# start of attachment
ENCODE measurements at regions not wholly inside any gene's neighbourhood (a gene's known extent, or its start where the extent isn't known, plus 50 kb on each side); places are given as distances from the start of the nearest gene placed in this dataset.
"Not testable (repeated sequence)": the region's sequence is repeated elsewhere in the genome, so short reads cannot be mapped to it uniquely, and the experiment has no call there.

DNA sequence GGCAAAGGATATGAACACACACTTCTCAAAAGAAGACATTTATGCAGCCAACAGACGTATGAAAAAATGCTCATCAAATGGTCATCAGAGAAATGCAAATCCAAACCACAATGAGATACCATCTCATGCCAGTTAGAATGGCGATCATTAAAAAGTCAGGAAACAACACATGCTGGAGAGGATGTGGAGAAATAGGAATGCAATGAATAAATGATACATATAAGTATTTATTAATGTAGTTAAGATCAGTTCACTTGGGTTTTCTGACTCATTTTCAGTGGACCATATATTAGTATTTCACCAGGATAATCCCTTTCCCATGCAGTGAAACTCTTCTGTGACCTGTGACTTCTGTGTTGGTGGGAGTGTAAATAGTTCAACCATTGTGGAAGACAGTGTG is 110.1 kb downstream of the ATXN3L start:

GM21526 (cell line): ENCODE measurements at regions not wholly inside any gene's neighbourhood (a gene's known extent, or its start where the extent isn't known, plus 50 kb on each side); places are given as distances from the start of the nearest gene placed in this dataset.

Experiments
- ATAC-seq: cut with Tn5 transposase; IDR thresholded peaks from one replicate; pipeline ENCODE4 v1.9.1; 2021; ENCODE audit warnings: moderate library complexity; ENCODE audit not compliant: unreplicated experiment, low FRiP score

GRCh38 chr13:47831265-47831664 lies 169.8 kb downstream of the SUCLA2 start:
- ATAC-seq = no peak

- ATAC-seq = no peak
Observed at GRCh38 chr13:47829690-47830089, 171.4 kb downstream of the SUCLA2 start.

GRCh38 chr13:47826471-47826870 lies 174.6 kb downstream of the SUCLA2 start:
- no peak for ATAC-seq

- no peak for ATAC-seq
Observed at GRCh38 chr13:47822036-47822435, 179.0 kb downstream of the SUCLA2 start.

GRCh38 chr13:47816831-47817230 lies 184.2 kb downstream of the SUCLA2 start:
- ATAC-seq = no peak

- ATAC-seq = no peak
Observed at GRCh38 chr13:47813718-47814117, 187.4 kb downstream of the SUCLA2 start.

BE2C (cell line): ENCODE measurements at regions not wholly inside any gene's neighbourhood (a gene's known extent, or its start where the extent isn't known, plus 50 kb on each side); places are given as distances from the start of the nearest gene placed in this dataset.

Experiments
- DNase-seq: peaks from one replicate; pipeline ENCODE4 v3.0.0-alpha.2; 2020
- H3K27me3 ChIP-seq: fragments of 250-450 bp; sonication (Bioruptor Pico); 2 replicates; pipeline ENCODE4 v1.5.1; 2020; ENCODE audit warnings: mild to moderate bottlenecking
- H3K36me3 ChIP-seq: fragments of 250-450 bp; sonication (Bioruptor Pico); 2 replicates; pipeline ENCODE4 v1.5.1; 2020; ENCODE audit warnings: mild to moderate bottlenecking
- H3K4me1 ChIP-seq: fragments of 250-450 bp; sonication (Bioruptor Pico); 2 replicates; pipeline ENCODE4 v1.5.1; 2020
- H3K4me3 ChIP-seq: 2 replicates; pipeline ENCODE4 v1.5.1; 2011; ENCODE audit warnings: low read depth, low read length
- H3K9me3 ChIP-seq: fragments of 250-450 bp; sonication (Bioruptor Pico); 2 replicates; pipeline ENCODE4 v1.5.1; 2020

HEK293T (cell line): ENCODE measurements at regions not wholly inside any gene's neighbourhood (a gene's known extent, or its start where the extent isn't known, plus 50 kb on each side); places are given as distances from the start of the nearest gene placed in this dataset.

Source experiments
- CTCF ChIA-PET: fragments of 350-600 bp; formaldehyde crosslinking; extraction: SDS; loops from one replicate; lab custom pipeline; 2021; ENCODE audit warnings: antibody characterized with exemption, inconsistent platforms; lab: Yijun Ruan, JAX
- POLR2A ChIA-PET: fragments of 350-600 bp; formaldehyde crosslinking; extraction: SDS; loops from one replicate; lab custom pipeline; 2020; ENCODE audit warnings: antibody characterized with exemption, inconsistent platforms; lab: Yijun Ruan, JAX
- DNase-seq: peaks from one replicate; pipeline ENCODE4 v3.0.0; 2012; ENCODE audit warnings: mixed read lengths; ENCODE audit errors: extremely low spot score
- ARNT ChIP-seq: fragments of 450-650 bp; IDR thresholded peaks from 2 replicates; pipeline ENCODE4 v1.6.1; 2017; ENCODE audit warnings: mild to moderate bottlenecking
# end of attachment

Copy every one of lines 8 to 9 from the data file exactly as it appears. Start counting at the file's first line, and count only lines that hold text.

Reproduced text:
- ATAC-seq = no peak

- ATAC-seq = no peak